Attenuation
In physics, attenuation is the gradual loss in intensity of any kind of flux through a medium. For instance, sunlight is attenuated by dark glasses, X-rays are attenuated by lead, and light and sound are attenuated by water.In electrical engineering and telecommunications, attenuation affects the...

 electron beams. As a consequence, samples that produce a significant amount of vapour, e.g. wet biological samples or oil-bearing rock, must be either dried or cryogenically frozen. Processes involving phase transition
Phase transition
A phase transition is the transformation of a thermodynamic system from one phase or state of matter to another.A phase of a thermodynamic system and the states of matter have uniform physical properties....

s, such as the drying of adhesive
Adhesive
An adhesive, or glue, is a mixture in a liquid or semi-liquid state that adheres or bonds items together. Adhesives may come from either natural or synthetic sources. The types of materials that can be bonded are vast but they are especially useful for bonding thin materials...

s or melting of alloy
Alloy
An alloy is a mixture or metallic solid solution composed of two or more elements. Complete solid solution alloys give single solid phase microstructure, while partial solutions give two or more phases that may or may not be homogeneous in distribution, depending on thermal history...

s, liquid transport, chemical reactions, and solid-air-gas systems, in general cannot be observed. Some observations of living insects have been possible, however.

The first commercial development of the Environmental SEM (ESEM) in the late 1980s
allowed samples to be observed in low-pressure gaseous environments (e.g. 1-50 Torr
Torr
The torr is a non-SI unit of pressure with the ratio of 760 to 1 standard atmosphere, chosen to be roughly equal to the fluid pressure exerted by a millimetre of mercury, i.e., a pressure of 1 torr is approximately equal to 1 mmHg...

) and high relative humidity
Humidity
Humidity is a term for the amount of water vapor in the air, and can refer to any one of several measurements of humidity. Formally, humid air is not "moist air" but a mixture of water vapor and other constituents of air, and humidity is defined in terms of the water content of this mixture,...

 (up to 100%). This was made possible by the development of a secondary-electron detector
capable of operating in the presence of water vapour and by the use of pressure-limiting apertures with differential pumping in the path of the electron beam to separate the vacuum region (around the gun and lenses) from the sample chamber.

The first commercial ESEMs were produced by the ElectroScan Corporation in USA in 1988. ElectroScan was taken over by Philips (who later sold their electron-optics division to FEI Company) in 1996.

ESEM is especially useful for non-metallic and biological materials because coating with carbon or gold is unnecessary. Uncoated Plastics and Elastomers can be routinely examined, as can uncoated biological samples. Coating can be difficult to reverse, may conceal small features on the surface of the sample and may reduce the value of the results obtained. X-ray analysis is difficult with a coating of a heavy metal, so carbon coatings are routinely used in conventional SEMs, but ESEM makes it possible to perform X-ray microanalysis on uncoated non-conductive specimens. ESEM may be the preferred for electron microscopy of unique samples from criminal or civil actions, where forensic analysis may need to be repeated by several different experts.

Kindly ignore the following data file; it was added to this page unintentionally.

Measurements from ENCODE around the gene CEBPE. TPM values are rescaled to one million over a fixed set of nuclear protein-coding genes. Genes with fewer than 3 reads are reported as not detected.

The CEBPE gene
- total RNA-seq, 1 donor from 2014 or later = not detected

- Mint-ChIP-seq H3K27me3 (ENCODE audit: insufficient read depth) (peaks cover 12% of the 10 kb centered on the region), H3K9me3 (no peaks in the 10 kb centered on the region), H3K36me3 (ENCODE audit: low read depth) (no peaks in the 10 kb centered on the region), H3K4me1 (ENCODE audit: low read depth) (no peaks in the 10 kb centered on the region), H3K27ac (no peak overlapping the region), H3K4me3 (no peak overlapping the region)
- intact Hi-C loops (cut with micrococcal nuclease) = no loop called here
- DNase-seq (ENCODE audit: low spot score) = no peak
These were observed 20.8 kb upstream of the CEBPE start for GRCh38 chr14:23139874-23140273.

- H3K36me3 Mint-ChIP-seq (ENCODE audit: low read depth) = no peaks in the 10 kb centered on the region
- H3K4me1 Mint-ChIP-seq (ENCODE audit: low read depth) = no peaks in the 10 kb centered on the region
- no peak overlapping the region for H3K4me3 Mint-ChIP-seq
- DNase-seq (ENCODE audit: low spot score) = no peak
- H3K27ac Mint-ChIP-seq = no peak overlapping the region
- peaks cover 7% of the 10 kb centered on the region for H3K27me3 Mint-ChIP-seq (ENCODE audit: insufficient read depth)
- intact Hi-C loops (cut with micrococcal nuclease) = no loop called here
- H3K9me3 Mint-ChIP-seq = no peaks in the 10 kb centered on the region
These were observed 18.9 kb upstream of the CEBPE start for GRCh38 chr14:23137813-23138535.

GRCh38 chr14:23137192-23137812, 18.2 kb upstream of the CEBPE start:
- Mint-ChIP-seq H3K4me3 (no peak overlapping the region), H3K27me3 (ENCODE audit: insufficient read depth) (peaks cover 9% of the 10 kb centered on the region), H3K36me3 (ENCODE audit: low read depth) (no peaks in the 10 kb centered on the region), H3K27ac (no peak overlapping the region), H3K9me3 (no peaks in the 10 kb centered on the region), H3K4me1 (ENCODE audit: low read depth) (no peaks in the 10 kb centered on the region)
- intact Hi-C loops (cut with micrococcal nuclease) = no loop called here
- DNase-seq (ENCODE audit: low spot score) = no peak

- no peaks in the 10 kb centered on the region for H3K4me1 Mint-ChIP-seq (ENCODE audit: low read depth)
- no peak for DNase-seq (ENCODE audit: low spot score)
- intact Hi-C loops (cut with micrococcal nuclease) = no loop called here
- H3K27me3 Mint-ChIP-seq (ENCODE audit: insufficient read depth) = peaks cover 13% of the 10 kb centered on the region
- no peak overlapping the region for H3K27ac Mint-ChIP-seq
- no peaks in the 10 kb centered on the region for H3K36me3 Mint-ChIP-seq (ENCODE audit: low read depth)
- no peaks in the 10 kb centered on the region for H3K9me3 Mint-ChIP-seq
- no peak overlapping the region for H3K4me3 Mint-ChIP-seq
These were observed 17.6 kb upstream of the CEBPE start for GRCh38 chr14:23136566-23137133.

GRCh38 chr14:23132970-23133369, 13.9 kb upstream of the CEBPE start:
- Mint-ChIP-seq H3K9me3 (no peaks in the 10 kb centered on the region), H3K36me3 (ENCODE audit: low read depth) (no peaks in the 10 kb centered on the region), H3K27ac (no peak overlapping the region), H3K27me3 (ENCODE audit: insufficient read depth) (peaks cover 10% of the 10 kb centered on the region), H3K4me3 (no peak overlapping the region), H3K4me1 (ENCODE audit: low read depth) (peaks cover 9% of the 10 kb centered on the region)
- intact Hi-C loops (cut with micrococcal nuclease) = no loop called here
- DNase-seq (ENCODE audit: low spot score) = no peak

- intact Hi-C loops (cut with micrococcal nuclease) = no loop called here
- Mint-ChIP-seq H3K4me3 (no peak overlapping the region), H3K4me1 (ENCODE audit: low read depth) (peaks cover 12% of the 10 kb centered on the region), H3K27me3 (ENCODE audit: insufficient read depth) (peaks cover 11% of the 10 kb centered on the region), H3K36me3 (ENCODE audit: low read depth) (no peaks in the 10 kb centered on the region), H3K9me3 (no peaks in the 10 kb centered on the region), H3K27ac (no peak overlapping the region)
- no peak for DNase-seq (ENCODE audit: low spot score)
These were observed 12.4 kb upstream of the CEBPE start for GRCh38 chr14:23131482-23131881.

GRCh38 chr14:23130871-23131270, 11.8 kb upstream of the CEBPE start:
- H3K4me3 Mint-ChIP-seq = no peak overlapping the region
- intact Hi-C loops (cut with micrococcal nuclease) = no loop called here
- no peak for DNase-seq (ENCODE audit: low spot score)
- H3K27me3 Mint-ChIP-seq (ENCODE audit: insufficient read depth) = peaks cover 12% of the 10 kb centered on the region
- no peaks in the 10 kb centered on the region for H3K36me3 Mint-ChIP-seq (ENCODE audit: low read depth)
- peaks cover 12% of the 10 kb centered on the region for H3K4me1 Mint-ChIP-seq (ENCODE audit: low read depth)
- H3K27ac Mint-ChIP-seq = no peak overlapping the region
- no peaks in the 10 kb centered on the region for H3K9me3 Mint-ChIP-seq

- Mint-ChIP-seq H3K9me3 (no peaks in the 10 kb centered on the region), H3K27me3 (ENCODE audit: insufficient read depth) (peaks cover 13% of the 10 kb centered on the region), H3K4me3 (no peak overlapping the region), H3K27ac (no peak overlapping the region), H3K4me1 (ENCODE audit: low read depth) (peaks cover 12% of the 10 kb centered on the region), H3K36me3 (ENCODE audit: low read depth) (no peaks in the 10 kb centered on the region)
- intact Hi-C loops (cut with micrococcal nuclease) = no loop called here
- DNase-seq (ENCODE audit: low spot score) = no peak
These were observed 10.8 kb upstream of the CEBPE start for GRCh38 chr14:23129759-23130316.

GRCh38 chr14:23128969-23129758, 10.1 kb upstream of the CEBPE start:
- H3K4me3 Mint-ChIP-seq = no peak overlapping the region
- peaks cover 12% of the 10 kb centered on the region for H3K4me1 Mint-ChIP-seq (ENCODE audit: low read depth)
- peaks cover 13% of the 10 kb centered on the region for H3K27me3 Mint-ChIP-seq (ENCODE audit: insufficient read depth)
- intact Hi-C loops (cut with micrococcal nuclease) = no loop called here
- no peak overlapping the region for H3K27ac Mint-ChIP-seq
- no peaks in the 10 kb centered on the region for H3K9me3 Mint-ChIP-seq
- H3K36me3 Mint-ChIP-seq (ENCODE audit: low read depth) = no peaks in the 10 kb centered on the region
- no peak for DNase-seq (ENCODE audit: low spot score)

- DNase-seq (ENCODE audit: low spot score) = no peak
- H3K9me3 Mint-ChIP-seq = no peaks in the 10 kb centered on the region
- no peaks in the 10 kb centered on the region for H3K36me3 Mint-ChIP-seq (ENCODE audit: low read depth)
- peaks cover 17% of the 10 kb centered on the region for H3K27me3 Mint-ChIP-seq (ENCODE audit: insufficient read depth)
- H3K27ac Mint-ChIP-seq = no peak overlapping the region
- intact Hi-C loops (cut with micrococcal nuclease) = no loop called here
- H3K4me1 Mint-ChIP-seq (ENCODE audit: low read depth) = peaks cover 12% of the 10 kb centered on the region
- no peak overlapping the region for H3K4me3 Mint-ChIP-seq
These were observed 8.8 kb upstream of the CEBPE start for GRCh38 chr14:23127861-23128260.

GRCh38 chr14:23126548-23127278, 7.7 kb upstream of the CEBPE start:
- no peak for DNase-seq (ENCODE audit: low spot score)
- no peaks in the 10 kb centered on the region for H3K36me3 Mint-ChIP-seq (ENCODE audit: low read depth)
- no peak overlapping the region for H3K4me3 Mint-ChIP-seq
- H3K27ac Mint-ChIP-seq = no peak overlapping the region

3D in SEM


3D data can be measured in the SEM with different methods such as:
  • photogrammetry (2 or 3 images from tilted specimen)
  • photometric stereo (use of 4 images from BSE detector)
  • inverse reconstruction using electron-material interactive models

Possible applications are roughness measurement, measurement of fractal dimension, corrosion measurement and height step measurement.

Gallery of SEM images


The following are examples of images taken using a scanning electron microscope.

See also


  • AFM probe
    AFM probe
    Consumable and measuring device with a sharp tip on the free swinging end of a cantilever which is protruding from a holder plate used in Atomic force microscopes . The dimensions of the cantilever are in the scale of micrometers. The radius of the tip is in the scale of a few nanometers...

  • Atomic Force Microscope
    Atomic force microscope
    Atomic force microscopy or scanning force microscopy is a very high-resolution type of scanning probe microscopy, with demonstrated resolution on the order of fractions of a nanometer, more than 1000 times better than the optical diffraction limit...

     (AFM)
  • Forensic engineering
    Forensic engineering
    Forensic engineering is the investigation of materials, products, structures or components that fail or do not operate or function as intended, causing personal injury or damage to property. The consequences of failure are dealt with by the law of product liability. The field also deals with...

  • Forensic science
  • List of surface analysis methods
  • SEM-EDX
  • Transmission electron microscopy
    Transmission electron microscopy
    Transmission electron microscopy is a microscopy technique whereby a beam of electrons is transmitted through an ultra thin specimen, interacting with the specimen as it passes through...

     (TEM)

External links